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## AP®︎ Calculus AB (2017 edition)

### Course: AP®︎ Calculus AB (2017 edition)>Unit 3

Lesson 9: Chain rule

# Proving the chain rule

Proving the chain rule for derivatives.
The chain rule tells us how to find the derivative of a composite function:
start fraction, d, divided by, d, x, end fraction, open bracket, f, left parenthesis, g, left parenthesis, x, right parenthesis, right parenthesis, close bracket, equals, f, prime, left parenthesis, g, left parenthesis, x, right parenthesis, right parenthesis, g, prime, left parenthesis, x, right parenthesis
The AP Calculus course doesn't require knowing the proof of this rule, but we believe that as long as a proof is accessible, there's always something to learn from it. In general, it's always good to require some kind of proof or justification for the theorems you learn.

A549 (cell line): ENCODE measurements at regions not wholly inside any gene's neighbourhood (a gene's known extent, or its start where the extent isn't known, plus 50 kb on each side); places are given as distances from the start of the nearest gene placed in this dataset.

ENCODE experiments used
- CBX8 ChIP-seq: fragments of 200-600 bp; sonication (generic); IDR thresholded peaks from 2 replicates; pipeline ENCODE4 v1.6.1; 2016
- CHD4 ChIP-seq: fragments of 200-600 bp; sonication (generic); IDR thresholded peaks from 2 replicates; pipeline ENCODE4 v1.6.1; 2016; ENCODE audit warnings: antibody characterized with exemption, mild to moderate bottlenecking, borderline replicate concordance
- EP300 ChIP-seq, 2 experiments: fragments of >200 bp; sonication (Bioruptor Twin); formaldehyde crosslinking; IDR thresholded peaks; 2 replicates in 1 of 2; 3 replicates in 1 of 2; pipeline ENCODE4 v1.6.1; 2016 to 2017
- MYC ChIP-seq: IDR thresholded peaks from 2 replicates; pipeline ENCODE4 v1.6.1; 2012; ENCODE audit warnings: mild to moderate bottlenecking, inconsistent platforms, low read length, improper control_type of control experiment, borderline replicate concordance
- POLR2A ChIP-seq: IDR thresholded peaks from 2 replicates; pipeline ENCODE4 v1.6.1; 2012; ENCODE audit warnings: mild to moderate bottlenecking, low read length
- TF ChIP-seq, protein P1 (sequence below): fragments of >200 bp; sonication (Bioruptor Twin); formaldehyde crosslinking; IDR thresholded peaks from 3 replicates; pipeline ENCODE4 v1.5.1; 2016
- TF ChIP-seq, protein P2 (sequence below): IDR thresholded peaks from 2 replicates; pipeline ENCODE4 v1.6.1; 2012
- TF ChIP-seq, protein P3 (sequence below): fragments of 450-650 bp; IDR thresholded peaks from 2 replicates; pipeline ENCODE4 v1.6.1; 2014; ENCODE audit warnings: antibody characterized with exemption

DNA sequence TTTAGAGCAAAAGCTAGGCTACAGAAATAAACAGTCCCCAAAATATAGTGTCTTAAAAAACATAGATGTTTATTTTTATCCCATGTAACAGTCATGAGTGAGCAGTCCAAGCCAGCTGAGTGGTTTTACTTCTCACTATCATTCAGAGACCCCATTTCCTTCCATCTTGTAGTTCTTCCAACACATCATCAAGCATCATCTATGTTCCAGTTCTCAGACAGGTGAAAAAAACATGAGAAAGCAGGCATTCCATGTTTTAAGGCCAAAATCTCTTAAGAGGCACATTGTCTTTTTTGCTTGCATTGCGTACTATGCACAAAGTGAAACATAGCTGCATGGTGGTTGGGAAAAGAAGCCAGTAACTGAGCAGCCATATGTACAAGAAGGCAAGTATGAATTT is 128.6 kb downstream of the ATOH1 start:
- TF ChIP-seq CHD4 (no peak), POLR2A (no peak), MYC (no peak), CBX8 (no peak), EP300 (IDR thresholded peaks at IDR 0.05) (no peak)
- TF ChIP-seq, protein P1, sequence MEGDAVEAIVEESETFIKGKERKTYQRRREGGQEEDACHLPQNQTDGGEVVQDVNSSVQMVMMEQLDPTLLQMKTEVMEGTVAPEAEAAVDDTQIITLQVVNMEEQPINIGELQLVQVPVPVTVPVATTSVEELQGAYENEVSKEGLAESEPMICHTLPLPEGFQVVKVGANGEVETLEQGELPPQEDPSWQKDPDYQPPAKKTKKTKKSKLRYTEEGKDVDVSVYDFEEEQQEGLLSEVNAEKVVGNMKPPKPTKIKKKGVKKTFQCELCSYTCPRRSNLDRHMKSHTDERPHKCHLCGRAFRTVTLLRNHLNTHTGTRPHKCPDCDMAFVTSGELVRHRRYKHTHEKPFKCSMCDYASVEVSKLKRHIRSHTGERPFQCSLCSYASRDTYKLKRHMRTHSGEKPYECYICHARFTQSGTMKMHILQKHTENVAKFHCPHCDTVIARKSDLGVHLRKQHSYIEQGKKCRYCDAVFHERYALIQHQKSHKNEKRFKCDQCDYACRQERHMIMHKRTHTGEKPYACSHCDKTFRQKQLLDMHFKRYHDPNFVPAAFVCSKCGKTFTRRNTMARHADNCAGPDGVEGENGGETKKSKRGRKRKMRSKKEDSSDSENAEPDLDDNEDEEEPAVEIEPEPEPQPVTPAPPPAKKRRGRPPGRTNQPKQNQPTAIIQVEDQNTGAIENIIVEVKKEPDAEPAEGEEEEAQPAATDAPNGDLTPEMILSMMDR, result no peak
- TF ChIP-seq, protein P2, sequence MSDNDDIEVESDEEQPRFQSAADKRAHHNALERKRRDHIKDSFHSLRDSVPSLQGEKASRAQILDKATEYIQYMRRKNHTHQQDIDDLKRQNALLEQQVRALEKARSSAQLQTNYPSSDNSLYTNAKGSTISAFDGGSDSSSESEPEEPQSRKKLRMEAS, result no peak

## First, we would like to prove two smaller claims that we are going to use in our proof of the chain rule.

(Claims that are used within a proof are often called lemmas.)

### 1. If a function is differentiable, then it is also continuous.

Proof: Differentiability implies continuitySee video transcript

### 2. If function $u$u is continuous at $x$x, then $\Delta u\to 0$delta, u, \to, 0 as $\Delta x\to 0$delta, x, \to, 0.

If function u is continuous at x, then Δu→0 as Δx→0 See video transcript

## Now we are ready to prove the chain rule!

\begin{aligned} \dfrac{d}{dx}\left[\dfrac{f(x)}{g(x)}\right]&=\dfrac{\dfrac{d}{dx}[f(x)]\cdot g(x)-f(x)\cdot\dfrac{d}{dx}[g(x)]}{[g(x)]^2} \\\\\\ &=\dfrac{f'(x)g(x)-f(x)g'(x)}{[g(x)]^2} \end{aligned}